Jump to ContentJump to Main Navigation
Oscar Wilde's ProfessionWriting and the Culture Industry in the Late Nineteenth Century$
Users without a subscription are not able to see the full content.

Josephine M. Guy and Ian Small

Print publication date: 2000

Print ISBN-13: 9780198187288

Published to Oxford Scholarship Online: October 2011

DOI: 10.1093/acprof:oso/9780198187288.001.0001

Show Summary Details
Page of

PRINTED FROM OXFORD SCHOLARSHIP ONLINE (oxford.universitypressscholarship.com). (c) Copyright Oxford University Press, 2021. All Rights Reserved. An individual user may print out a PDF of a single chapter of a monograph in OSO for personal use. date: 17 September 2021

The Bodley Head

The Bodley Head

(p.135) 5 The Bodley Head
Oscar Wilde's Profession

Josephine M. Guy

Ian Small

Oxford University Press

Modern literary historians have tended to be suspicious of Wilde's rhetoric in the 1880s about the autonomy of art and the artist. None the less they have been willing to see his post-1891 publications — his set of limited-edition books published by the Bodley Head — as a change of direction, as evidence of a self-conscious repudiation of the values of the mass market, a move in turn made possible by the fact that, by 1892, he was earning enough money from the theatre to allow him not to compromise his literary art. In other words, Wilde's Bodley Head books have been seen primarily as aesthetic objects (both textually and materially), designed not to make money but rather to appeal to the taste of those readers in possession of Pater's ‘special kind of temperament’: they have been taken as an indication that Wilde had finally found that elusive readership with tastes as non-commercial as he pretended his own were. This chapter shows that in his actual publishing practices Wilde seemed content in conflating aesthetic with monetary value: a social exclusiveness, which the Aesthetes had represented as a refinement of the spirit or temperament, was translated in Wilde's Bodley Head books into a simple financial elitism. Wilde was fully aware that rarity could be created by manipulating the market: that is, material rarity — the newly-revived publishing phenomenon of the limited edition could confer on his work (or be a substitute for) an aesthetic distinction which his peers had consistently refused to recognize in his writing alone.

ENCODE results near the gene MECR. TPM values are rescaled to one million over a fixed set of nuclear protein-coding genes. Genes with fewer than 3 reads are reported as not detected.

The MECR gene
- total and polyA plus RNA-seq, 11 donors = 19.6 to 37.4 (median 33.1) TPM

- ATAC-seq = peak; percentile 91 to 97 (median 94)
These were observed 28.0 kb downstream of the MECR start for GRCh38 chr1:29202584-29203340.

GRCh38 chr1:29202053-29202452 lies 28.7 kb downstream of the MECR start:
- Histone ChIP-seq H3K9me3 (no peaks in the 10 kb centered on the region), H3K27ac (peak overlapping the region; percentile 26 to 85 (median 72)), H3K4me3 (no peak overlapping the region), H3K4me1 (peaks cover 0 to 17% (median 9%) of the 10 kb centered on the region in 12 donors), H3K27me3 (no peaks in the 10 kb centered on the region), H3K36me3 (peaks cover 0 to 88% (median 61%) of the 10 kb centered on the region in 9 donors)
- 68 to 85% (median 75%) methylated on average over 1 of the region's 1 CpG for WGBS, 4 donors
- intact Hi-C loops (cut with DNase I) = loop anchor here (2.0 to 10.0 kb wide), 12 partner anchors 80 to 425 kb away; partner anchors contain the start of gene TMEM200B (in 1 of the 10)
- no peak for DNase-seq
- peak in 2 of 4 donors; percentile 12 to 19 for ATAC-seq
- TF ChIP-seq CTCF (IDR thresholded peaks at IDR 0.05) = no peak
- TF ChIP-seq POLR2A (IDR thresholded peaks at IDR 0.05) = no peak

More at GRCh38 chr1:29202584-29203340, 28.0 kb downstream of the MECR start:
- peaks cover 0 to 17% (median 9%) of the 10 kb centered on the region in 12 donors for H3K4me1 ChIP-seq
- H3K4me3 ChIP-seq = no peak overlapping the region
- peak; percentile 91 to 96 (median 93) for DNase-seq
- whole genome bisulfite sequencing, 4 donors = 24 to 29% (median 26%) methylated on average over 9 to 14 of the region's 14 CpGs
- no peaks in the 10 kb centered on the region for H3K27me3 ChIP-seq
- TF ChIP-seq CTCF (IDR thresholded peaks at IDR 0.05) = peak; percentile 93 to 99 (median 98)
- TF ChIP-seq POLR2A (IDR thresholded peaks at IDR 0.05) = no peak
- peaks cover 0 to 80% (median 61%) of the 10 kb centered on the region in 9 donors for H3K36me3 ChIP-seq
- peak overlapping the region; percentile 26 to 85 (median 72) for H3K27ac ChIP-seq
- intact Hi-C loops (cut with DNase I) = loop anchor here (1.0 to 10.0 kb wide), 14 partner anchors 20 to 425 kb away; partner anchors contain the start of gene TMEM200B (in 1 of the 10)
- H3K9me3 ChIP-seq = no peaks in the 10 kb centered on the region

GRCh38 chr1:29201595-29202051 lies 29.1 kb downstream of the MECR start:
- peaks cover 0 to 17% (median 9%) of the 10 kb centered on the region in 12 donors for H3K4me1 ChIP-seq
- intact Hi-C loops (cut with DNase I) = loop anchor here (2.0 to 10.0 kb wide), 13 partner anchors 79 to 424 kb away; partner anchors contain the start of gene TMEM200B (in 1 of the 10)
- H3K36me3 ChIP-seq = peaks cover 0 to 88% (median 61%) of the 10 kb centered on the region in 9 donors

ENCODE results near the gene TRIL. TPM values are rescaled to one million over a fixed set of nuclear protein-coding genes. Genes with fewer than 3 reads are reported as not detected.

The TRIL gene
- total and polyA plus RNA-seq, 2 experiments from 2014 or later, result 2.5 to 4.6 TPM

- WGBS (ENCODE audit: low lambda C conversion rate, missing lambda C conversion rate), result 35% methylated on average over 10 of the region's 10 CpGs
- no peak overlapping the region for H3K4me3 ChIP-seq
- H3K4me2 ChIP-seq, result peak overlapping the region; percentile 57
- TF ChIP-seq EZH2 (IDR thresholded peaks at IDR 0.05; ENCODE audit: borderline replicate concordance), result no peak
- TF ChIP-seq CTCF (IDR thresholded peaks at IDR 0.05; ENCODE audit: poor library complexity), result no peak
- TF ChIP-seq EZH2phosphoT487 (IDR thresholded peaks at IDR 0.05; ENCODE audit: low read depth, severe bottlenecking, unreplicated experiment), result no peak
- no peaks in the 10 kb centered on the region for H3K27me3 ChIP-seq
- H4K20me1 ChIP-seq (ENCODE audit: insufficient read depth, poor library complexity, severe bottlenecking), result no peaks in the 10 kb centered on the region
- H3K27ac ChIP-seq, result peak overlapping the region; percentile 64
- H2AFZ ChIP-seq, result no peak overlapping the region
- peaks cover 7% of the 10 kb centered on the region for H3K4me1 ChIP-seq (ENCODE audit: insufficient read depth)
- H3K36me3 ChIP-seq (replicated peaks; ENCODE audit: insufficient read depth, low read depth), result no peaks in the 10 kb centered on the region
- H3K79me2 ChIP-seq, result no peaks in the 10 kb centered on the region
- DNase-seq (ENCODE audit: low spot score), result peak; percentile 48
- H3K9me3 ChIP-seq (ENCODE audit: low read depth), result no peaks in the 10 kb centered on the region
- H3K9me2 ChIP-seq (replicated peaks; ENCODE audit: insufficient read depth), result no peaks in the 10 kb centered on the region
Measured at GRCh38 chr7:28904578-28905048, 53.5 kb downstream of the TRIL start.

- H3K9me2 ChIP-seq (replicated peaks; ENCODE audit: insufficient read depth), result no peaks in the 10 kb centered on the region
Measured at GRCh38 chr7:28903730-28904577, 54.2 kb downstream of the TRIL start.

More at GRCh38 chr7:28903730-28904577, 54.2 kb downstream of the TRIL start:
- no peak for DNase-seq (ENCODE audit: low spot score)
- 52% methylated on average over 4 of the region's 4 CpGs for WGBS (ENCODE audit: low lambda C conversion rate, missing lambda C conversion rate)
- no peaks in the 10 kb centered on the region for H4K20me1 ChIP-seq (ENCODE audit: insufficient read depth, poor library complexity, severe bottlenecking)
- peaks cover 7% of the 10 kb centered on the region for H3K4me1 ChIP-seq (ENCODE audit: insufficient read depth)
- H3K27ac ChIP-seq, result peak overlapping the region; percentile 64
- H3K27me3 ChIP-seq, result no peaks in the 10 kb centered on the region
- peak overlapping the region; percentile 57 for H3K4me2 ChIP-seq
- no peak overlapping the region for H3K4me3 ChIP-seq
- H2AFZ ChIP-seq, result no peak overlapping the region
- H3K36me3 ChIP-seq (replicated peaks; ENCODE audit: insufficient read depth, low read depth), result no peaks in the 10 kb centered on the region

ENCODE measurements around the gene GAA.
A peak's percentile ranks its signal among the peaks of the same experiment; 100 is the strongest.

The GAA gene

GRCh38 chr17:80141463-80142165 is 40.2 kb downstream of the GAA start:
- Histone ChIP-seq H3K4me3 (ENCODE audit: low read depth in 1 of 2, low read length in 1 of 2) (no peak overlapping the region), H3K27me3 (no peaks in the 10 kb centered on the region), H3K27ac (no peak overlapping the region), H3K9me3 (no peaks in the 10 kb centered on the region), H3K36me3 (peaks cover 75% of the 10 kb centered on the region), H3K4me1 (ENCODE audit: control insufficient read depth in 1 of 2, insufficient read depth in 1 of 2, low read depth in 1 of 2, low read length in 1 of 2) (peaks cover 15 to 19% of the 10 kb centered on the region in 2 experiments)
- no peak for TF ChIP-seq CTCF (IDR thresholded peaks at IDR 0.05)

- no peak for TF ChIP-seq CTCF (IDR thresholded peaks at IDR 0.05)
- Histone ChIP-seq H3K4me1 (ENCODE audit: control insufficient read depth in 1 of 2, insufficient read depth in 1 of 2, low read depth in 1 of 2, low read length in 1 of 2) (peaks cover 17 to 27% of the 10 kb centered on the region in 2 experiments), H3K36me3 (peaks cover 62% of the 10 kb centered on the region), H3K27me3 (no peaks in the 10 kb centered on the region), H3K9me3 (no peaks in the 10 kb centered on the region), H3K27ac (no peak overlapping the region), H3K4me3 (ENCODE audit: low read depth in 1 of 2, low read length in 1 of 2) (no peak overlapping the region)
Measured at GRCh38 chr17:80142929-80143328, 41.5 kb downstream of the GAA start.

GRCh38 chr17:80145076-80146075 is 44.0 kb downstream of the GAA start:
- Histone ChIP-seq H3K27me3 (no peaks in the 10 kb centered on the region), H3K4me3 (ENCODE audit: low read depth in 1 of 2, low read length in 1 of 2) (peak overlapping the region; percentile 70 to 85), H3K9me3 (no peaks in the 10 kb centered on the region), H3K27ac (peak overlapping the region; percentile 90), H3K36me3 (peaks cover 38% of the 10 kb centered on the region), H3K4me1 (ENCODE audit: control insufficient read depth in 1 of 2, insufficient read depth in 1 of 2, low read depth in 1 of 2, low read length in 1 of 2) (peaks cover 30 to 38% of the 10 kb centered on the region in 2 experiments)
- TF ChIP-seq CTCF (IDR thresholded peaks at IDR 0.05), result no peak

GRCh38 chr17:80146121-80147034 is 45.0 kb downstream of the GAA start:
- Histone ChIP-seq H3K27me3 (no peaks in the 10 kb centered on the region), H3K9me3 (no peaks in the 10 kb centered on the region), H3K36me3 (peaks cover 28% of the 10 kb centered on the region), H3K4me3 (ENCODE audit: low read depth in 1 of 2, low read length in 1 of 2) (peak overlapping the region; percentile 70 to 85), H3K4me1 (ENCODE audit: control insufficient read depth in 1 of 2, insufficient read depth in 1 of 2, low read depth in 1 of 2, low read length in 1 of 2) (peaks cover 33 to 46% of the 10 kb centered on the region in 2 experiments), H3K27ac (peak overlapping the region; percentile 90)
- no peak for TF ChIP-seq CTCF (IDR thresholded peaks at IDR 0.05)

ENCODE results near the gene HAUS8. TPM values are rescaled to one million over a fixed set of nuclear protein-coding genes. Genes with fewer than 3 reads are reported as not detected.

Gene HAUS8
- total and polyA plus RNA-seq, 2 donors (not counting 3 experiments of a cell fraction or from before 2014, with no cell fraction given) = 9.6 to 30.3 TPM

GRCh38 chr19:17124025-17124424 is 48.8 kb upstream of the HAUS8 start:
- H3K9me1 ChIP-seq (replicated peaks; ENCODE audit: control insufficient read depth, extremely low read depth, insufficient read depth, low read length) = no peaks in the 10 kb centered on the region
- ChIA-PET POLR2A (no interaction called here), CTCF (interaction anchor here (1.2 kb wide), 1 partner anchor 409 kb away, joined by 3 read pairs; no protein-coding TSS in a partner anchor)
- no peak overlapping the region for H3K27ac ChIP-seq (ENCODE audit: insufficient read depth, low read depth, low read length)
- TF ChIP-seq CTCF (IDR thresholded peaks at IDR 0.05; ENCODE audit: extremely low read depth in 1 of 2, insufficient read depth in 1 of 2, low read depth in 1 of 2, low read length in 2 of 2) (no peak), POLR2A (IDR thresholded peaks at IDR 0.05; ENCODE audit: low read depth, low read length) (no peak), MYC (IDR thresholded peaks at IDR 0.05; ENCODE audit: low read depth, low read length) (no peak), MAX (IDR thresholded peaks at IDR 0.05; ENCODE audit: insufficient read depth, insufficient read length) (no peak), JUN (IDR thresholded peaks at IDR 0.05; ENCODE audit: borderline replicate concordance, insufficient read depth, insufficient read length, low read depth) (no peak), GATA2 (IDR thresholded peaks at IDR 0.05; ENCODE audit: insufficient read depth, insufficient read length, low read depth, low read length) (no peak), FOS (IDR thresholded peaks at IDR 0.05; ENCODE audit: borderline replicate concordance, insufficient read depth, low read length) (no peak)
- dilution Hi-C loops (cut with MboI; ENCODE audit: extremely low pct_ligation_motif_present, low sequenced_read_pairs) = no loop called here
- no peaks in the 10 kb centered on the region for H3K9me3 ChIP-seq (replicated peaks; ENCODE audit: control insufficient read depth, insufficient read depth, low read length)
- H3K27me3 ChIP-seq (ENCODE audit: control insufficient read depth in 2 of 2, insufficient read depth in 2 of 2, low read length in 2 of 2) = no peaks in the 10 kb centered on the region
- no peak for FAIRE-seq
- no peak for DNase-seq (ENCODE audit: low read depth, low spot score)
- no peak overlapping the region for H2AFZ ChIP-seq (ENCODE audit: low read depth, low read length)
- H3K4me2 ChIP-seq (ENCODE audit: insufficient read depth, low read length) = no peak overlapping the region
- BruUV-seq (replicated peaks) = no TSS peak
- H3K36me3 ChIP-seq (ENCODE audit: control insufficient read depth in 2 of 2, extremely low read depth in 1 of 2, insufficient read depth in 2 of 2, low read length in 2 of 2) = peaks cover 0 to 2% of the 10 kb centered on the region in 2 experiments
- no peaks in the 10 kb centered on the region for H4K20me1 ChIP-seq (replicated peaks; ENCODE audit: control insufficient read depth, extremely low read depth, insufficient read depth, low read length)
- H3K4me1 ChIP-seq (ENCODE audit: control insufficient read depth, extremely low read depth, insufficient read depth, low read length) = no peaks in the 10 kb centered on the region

Keywords:   Oscar Wilde, Bodley Head, publishers, publishing, writing career

Oxford Scholarship Online requires a subscription or purchase to access the full text of books within the service. Public users can however freely search the site and view the abstracts and keywords for each book and chapter.

Please, subscribe or login to access full text content.

If you think you should have access to this title, please contact your librarian.

To troubleshoot, please check our FAQs , and if you can't find the answer there, please contact us .